> I wouldn't do this for the intial prototype. If the code hangs or you
> are single stepping with a debugger you don't want the LEDs driven
> beyond thier continuous maximum

Tomas has initimated he's better at s/w than h/w and intensive code
would not be a problem. I totally agree wth what you say though for
the development stage

The other thing is that the LEDs are on the output of drivers, not a
PIC and he's thinking of a 3V supply. I don't recall what the driver
IC is but I bet it's got more of a voltage drop than a PIC o/p

> Another problem is consistancy

Agreed

2008\06\26@213755 by Jinx

face picon face
> I wouldn't do this for the intial prototype. If the code hangs or
> you are single stepping with a debugger you don't want the LEDs
> driven beyond thier continuous maximum

In this application the current is already limited by the power supply
and driver semis. Both a benefit and a drawback at times

2008\06\27@014531 by Wouter van Ooijen

face picon face
>> Yeah, right.  With that kind of attitude you'll never learn anything new.
>
> Here we go again with your social difficulties. Figure out what you want
> to say, then figure out a way to say it.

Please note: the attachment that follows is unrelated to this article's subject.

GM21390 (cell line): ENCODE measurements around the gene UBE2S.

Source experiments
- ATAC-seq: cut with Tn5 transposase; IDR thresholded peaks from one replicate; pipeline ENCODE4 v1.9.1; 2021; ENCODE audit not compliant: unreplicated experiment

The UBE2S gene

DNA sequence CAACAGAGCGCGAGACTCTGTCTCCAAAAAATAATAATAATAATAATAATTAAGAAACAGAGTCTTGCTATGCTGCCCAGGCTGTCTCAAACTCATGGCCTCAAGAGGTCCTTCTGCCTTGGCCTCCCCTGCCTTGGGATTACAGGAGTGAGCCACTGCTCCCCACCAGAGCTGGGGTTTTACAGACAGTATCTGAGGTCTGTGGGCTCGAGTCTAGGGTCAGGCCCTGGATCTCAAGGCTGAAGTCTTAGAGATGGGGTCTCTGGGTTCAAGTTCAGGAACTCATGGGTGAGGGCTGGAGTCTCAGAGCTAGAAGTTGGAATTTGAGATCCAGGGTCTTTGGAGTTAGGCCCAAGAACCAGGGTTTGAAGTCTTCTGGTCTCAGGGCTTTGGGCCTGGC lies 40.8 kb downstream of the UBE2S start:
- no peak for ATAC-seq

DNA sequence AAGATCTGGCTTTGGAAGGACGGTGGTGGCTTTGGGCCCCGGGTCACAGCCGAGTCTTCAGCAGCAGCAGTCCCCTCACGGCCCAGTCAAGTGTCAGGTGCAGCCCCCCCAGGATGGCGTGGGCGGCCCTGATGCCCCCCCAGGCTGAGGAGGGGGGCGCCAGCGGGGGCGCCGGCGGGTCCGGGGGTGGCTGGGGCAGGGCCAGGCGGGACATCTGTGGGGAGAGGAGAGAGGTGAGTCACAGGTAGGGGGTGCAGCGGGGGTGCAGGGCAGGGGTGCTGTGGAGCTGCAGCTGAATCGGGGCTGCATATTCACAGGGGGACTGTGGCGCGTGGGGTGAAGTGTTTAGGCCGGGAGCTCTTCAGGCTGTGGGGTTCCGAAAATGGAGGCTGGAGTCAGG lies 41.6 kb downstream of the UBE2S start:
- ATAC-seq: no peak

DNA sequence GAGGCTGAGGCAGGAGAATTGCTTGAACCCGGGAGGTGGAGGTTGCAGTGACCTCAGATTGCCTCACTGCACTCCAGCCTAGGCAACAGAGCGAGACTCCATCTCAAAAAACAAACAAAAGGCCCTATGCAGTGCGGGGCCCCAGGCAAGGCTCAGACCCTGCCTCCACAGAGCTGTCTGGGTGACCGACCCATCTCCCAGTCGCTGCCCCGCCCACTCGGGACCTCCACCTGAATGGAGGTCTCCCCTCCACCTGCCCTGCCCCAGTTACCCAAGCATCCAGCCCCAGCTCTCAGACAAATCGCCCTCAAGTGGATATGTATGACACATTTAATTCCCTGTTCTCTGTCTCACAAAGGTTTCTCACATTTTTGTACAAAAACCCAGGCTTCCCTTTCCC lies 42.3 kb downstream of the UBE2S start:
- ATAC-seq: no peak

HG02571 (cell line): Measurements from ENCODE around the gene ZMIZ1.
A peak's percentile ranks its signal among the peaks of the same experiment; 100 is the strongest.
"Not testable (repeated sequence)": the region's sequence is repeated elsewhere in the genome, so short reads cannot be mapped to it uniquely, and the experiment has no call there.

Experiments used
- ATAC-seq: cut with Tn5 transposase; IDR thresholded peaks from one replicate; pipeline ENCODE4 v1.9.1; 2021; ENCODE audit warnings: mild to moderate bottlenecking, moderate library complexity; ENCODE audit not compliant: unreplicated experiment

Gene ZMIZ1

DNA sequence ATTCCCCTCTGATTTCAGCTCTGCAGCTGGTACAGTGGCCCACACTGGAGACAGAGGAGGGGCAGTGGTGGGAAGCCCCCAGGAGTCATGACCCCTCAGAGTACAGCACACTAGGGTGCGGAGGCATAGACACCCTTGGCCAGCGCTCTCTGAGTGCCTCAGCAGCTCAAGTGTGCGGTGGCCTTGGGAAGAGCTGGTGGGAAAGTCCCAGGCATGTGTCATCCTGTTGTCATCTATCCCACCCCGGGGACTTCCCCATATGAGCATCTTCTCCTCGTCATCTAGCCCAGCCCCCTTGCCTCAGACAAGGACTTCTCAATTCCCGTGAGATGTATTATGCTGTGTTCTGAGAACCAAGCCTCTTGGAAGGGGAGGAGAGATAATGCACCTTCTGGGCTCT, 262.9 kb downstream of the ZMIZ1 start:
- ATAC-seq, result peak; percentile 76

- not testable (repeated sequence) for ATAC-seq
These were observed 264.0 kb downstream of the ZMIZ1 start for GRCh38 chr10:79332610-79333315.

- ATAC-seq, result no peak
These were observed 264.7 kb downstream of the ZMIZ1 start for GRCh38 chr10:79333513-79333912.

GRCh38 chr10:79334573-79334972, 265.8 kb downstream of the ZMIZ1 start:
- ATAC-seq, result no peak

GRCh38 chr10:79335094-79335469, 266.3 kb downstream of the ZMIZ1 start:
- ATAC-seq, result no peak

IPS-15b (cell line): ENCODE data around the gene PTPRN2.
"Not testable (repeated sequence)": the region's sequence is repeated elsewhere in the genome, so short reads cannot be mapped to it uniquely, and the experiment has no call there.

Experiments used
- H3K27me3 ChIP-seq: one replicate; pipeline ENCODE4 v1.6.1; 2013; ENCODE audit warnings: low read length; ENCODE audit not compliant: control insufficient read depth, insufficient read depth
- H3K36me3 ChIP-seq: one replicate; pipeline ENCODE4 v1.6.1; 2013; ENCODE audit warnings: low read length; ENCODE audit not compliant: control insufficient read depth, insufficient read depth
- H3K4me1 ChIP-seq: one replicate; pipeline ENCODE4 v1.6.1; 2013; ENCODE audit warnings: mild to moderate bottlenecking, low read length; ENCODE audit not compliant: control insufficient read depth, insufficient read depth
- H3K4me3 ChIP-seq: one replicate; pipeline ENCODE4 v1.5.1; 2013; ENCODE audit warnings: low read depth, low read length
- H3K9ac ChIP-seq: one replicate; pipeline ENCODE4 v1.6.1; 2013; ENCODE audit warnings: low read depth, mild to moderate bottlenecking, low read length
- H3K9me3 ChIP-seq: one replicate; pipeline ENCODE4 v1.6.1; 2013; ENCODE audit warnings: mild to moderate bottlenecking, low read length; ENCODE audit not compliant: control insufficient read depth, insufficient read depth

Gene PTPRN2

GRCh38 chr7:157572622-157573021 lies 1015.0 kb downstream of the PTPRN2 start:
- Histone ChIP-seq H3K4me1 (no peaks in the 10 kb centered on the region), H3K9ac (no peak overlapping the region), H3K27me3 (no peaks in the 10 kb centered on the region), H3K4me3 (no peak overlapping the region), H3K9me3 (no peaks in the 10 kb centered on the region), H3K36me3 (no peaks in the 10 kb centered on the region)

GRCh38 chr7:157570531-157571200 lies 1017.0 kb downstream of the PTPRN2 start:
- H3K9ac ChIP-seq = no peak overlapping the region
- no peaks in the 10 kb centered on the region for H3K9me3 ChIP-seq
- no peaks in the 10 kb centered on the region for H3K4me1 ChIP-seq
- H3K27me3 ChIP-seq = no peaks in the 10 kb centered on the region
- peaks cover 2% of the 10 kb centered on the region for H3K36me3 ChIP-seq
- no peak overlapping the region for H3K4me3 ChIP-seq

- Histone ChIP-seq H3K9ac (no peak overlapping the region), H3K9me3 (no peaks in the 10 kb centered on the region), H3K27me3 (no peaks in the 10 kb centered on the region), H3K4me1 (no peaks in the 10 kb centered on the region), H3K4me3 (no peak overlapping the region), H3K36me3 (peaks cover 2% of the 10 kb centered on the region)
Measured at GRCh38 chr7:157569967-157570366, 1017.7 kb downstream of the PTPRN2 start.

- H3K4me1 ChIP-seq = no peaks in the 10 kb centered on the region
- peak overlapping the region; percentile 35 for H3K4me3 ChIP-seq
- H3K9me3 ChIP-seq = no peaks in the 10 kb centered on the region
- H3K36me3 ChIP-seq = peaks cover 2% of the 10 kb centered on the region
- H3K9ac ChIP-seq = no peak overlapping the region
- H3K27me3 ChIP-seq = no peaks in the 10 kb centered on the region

>
> Do you not think you sound caustic when you respond with "Yeah, right.
> With that kind of attitude you'll never learn anything new."? This is
> why I called you a dickhead.

Have a look in the mirror.

If that is not sufficient, reread:
- your statement about "understanding diodes completely"
- Olin's firm but polite (and most of all: totally correct!) response
- your totally out-of-line response to that

--

Wouter van Ooijen

-- -------------------------------------------
Van Ooijen Technische Informatica: http://www.voti.nl
consultancy, development, PICmicro products
docent Hogeschool van Utrecht: http://www.voti.nl/hvu

2008\06\27@065747 by olin piclist

face picon face
Tomás Ó hÉilidhe wrote:
>>> I understand diodes completely:
>>
>> Yeah, right.  With that kind of attitude you'll never learn anything
>> new.
>
> Are you really that arrogant/stupid/delusional that you think I'll
> "never learn anything new"?

If you know something "completely", then by definition there is nothing left
to learn about it.

> I didn't invent the diode, granted, and I'm sure you could fill a
> warehouse with what I don't know about them, but I know enough to use
> them.